SAR’s Academic Freedom Monitoring Project investigates and reports attacks on higher education with the aim of raising awareness, generating advocacy, and increasing protection for scholars, students, and academic communities. Learn more.

Date of Incident: January 16, 2017

Attack Types: Killings, Violence, Disappearances

Institution(s):University of Maiduguri

Region & Country:Western Africa | Nigeria

New or Ongoing:New Incident

On January 16, 2017, two suicide attacks occurred on the campus of the University of Maiduguri in northeastern Nigeria, killing at least four people, and injuring another fifteen.

According to reports, at around 5:15 am, guards shot a girl who was wearing a suicide belt as she attempted to enter the campus; the belt detonated, killing the roughly twelve-year old girl instantly. Shortly thereafter, a second bomber — a girl who witnesses variously described as a teenager, or as young as seven years old — entered a mosque on campus and detonated an explosive device as worshipers gathered for morning prayers, killing herself and at least two others. Among those killed was Professor Aliyu Mani, the university’s Director of Veterinary Services.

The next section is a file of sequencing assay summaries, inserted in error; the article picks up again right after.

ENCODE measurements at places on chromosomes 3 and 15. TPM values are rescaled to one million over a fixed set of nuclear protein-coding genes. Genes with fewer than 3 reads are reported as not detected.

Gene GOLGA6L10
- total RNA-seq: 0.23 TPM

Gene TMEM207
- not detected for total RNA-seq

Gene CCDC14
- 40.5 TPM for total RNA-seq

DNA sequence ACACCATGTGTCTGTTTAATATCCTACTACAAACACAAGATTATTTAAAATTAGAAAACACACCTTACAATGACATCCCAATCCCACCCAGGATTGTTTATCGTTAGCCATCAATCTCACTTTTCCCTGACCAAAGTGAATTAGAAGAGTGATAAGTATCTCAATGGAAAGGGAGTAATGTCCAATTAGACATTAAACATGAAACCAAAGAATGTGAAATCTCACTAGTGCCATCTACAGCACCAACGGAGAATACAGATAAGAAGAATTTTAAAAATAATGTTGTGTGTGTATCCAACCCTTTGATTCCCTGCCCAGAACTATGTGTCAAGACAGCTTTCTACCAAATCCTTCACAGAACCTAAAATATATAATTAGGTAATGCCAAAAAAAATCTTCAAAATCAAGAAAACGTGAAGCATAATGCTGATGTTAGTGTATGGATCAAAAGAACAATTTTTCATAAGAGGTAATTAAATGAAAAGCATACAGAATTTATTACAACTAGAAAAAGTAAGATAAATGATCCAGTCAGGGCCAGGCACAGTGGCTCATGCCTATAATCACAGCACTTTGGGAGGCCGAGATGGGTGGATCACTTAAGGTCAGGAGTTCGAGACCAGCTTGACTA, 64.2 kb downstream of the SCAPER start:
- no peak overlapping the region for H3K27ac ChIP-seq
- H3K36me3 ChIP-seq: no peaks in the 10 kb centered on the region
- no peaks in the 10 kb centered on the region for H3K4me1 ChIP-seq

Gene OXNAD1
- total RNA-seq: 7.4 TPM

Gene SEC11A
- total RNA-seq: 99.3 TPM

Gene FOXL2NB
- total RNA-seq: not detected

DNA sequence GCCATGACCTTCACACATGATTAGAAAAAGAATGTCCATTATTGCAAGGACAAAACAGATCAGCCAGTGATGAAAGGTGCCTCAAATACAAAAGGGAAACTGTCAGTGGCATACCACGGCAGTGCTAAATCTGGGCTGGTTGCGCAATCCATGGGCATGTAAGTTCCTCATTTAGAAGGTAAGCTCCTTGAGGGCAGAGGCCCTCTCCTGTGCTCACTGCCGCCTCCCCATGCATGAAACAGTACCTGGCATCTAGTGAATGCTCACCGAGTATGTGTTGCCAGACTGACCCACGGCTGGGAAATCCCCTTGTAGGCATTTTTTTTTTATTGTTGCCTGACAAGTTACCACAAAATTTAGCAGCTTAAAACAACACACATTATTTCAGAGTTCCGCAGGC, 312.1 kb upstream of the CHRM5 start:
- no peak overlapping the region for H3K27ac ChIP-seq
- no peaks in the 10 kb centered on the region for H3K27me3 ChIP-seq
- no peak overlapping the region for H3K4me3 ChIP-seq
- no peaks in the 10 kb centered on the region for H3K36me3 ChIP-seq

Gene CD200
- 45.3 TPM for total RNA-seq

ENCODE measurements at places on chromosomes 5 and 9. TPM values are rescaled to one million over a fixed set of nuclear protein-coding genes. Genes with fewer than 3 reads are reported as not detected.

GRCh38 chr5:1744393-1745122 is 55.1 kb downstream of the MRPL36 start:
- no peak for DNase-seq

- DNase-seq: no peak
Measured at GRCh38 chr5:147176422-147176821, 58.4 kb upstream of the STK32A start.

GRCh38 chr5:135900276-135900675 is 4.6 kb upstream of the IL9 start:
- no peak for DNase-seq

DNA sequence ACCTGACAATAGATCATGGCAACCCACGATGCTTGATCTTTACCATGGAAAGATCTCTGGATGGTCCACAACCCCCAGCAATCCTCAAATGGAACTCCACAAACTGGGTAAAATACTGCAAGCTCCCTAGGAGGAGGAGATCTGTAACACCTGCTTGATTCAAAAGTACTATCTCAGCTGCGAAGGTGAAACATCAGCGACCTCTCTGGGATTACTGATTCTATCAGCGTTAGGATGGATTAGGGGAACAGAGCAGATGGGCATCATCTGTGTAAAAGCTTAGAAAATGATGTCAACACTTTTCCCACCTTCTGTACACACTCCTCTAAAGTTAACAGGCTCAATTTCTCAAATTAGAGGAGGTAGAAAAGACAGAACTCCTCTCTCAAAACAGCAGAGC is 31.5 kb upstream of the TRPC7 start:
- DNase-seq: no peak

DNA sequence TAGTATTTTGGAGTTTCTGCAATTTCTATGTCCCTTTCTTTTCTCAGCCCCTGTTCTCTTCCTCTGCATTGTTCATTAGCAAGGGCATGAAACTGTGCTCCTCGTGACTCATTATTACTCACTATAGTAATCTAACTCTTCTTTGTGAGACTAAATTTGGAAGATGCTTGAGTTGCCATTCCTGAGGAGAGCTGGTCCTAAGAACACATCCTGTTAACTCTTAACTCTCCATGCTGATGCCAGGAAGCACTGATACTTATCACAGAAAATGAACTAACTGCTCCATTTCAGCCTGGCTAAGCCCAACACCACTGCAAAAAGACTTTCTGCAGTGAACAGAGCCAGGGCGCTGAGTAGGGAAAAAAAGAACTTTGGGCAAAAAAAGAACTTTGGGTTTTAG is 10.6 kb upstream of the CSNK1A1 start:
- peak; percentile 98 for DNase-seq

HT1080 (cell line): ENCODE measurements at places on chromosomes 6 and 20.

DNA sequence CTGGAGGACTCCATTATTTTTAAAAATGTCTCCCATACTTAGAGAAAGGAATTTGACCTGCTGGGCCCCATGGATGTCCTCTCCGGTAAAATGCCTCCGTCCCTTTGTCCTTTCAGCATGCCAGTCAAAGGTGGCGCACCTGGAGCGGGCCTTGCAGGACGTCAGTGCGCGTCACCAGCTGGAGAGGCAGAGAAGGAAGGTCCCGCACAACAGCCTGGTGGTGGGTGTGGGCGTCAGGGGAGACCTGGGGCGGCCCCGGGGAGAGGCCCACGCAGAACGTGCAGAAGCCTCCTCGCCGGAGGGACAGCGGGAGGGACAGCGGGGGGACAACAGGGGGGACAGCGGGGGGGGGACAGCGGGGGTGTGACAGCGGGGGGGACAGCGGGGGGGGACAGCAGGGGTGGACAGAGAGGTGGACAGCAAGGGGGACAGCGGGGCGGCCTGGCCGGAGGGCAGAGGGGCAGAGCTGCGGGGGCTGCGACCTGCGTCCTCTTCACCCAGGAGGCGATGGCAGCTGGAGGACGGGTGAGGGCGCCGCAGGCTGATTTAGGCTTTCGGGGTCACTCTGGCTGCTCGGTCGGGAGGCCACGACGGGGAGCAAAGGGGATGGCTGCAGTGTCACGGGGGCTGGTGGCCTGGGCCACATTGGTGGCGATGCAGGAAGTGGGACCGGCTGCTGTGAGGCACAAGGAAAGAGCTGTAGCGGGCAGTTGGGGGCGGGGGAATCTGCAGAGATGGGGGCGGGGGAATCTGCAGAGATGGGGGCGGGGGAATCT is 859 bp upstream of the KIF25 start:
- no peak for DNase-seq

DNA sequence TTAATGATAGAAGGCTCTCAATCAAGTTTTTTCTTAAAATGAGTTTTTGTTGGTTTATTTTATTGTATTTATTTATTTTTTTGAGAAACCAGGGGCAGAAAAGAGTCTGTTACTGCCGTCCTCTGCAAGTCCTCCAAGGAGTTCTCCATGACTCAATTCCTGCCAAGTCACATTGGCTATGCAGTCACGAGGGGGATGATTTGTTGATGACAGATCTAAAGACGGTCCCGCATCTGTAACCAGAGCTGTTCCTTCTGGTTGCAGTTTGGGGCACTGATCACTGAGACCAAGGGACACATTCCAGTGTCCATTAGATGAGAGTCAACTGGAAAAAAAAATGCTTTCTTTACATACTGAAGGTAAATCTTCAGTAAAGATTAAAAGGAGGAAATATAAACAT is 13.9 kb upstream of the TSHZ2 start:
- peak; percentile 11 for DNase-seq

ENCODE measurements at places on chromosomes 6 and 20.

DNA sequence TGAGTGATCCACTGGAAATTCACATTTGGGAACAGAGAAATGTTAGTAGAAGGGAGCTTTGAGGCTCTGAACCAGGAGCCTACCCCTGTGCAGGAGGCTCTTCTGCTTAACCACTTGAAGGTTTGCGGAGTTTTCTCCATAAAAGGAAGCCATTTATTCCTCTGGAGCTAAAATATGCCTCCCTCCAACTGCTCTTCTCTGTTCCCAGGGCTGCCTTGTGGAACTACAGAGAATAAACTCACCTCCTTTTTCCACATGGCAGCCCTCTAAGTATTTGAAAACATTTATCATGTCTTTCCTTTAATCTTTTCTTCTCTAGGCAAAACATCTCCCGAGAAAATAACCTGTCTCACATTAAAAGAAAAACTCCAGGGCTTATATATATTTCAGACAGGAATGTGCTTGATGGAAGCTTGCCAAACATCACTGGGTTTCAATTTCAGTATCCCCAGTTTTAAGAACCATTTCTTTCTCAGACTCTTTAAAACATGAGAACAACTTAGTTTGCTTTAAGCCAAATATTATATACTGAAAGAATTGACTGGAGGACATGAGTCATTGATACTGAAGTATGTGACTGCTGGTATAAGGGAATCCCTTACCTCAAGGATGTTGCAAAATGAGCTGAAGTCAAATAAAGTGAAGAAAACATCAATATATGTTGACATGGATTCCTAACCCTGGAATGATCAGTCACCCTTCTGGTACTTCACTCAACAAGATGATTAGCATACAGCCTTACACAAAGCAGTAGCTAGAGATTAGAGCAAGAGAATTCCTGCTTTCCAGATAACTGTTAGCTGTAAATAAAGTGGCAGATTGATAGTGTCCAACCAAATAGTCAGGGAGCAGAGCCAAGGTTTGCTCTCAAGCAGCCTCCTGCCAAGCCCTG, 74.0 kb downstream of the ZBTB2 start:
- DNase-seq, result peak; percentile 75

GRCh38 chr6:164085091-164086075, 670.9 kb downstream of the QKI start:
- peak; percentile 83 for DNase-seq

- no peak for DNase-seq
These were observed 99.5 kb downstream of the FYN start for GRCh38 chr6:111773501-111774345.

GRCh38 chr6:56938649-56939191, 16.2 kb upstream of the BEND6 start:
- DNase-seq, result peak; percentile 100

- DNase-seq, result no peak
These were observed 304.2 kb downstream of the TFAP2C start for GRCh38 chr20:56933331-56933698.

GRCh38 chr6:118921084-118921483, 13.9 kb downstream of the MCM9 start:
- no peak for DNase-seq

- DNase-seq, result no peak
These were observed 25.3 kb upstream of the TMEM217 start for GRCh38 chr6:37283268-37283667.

Security forces reportedly shot and killed a third suicide bomber — also a girl who was roughly twelve years old — near the university, before her vest could be detonated.   

According to reports, an audio recording was released following the attacks, in which a person purporting to be Abubakar Shekau, Boko Haram’s leader, claimed responsibility for the attack on the group’s behalf.    

Scholars at Risk condemns this extreme, targeted, violent attack on the higher education space — and the use of children to carry it out — and sends condolences to the victims, their families and the entire University of Maiduguri community. In addition to the terrible loss of life and injuries, such attacks target the core values of the university, including academic freedom, the free exchange of ideas, institutional autonomy, and social responsibility. State authorities have a responsibility to safeguard these values by taking all reasonable steps to ensure the security of higher education communities and their members, including a responsibility to deter future attacks by investigating incidents and making every effort to hold perpetrators accountable, consistent with internationally recognized standards. Members of society similarly have a responsibility to help safeguard the higher education space, especially following incidents of such gross violence, by pressing demands to State authorities for greater protection and accountability, and by contributing to efforts to understand and reinforce principles of autonomy and academic freedom.


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